I ran into an EE student that was using an FPGA to test breadboard circuit designs and thought that was a pretty good idea, and that it might be a good way to get some practical Verilog experience. But I am having a hard time thinking through the approach and was hoping someone here might have some suggestions.
What I am thinking about is something like how a TL866II plus programmer has logical tests for most of the common IC chips you used in breadboard layouts. They are just simple logic tests to verify the chips are good. I’m thinking about something like this, but setup based on testing whatever breadboard design I am working on.
Does this seem possible? I don’t see how to do it, but I think it would be a great resource and use for the ShastaPlus. I was thinking it might be some sort of state machine… of sorts.
For example, I am building an 8-bit computer (eater.net) on a breadboard and I having trouble with the registers. So, I want to test the registers to make sure they are good before I move on. To do this, I need to setup 8 input pins and 8 output pins, as well as a clear, load, clock, and enable pins. I setup the ShastaPlus and wired it all up to the board, but I’m not really sure where to start. I’m not sure how best to run a test via Verilog.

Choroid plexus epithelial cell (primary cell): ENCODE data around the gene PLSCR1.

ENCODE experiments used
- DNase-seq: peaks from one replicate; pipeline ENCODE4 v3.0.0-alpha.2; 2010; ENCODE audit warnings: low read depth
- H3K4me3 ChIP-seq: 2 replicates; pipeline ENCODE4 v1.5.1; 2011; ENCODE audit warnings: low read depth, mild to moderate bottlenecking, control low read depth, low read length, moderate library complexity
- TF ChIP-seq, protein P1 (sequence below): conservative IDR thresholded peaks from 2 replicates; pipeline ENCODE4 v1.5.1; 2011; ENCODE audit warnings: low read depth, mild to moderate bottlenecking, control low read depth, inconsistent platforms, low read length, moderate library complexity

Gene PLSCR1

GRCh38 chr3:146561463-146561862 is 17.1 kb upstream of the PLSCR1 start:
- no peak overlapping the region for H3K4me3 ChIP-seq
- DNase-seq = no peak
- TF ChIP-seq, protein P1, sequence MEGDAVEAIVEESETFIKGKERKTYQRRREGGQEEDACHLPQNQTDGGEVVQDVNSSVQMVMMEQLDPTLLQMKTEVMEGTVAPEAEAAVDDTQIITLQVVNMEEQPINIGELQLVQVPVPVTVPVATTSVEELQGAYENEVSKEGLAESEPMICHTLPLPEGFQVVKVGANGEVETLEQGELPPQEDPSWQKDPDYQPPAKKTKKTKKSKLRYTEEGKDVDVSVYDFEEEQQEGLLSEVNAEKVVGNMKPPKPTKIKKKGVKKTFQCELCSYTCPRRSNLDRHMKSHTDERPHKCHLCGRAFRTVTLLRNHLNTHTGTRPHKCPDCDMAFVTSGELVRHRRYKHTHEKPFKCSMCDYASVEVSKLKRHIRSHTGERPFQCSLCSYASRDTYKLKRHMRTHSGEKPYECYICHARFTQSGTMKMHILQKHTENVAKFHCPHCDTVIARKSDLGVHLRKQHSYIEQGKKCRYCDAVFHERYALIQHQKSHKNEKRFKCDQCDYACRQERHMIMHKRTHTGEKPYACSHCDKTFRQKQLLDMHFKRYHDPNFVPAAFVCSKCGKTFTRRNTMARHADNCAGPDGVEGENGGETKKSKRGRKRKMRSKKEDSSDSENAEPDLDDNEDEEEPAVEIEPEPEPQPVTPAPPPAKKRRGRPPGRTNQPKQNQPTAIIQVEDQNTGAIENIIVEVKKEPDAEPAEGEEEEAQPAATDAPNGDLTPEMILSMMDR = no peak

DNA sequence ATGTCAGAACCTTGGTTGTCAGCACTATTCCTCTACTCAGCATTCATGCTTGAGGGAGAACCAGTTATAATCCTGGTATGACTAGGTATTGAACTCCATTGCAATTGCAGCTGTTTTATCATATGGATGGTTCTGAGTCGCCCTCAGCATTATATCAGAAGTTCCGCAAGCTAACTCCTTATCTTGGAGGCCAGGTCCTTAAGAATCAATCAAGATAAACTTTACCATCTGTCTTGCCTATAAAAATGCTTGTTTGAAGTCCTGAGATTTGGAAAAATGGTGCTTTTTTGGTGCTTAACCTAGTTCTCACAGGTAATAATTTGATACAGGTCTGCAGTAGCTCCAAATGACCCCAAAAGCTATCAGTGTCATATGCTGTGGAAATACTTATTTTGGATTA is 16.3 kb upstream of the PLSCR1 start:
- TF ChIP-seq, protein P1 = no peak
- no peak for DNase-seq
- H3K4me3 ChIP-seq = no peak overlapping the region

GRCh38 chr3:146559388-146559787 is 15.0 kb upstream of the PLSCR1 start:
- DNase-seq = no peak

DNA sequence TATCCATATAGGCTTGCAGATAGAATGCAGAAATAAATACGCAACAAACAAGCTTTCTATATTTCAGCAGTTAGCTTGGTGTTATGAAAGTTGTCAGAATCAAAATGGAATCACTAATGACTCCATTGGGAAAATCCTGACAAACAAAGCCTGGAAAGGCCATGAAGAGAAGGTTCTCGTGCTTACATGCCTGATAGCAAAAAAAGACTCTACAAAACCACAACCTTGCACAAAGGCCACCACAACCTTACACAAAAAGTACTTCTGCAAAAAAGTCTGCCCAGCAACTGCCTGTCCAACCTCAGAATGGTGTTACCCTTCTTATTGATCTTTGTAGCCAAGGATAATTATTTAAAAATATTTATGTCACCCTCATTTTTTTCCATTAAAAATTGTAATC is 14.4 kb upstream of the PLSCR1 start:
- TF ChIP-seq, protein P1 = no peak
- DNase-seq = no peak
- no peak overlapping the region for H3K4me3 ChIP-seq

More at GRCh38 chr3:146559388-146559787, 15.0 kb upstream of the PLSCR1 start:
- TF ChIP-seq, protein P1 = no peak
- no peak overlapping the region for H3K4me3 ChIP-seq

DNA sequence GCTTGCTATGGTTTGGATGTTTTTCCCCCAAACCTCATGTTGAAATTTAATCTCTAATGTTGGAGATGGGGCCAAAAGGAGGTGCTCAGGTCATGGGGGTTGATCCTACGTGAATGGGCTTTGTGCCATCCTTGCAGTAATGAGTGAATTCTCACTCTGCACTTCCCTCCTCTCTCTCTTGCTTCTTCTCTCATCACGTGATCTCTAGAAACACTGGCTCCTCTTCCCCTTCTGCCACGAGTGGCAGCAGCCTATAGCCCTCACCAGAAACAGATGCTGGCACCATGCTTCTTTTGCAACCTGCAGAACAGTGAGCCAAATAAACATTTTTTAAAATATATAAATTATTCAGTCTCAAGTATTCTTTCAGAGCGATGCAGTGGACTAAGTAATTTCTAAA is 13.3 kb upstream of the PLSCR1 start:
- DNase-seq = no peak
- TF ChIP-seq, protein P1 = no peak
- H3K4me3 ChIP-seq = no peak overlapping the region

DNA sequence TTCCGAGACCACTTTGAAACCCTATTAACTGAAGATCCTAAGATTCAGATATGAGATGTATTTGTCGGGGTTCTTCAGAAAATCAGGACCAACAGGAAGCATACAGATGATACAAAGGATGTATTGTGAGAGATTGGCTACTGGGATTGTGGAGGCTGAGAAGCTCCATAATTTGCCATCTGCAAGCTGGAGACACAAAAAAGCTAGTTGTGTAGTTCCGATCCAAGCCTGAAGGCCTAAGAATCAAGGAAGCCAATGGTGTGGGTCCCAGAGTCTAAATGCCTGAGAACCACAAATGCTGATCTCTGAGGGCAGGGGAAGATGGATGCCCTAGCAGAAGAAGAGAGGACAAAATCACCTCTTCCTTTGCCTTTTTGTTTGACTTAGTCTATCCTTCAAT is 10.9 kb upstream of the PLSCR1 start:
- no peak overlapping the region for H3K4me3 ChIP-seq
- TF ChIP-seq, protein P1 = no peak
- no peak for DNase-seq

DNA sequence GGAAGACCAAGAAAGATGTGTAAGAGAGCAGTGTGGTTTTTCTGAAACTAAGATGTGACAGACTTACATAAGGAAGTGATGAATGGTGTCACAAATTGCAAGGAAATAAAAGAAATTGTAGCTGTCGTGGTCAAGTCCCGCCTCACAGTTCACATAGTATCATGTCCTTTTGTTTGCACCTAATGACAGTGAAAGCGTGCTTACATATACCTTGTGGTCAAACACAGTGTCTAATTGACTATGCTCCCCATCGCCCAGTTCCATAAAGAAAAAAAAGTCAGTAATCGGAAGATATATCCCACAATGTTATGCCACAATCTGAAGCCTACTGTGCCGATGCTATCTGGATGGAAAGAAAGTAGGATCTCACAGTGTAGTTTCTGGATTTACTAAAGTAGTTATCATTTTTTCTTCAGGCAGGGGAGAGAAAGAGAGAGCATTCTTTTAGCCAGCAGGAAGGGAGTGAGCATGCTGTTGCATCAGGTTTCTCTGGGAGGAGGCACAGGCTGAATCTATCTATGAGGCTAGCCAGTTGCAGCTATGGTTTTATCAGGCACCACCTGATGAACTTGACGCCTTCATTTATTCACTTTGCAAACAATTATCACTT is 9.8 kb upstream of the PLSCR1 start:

What I am trying to do would be something like…
- Enable clear
- Disable clear
- Set various input pins to high… say 
- Load - reads 8 input pins into register
- Disable load
- Enable output
- Verify the 8 output pins match the 8 input pins.
What this would test is that the enable, clear, load, and flip-flops are all working as expected. I know that they are not in this case, as I am using TI 173 ICs manufactured in different countries and the open pins float differently. One floats down and one floats up. I want to setup a test and verify the thing works, which it will not, then add pull-down resisters to verify that solves the issues. I can certainly just test this manually, but I would like to have a simple test I can hook up and run anytime I want to make sure everything is still good.
The only thing I can think of is to use the clock and maybe a variable to identify the current step. Then [using always @(posedge WF_CLK) begin] and a CASE statement, I might be able to control the flow of the test. But I don’t know if this is the correct approach or not.
I’m hoping someone knows how this is actually done might offer some suggestions.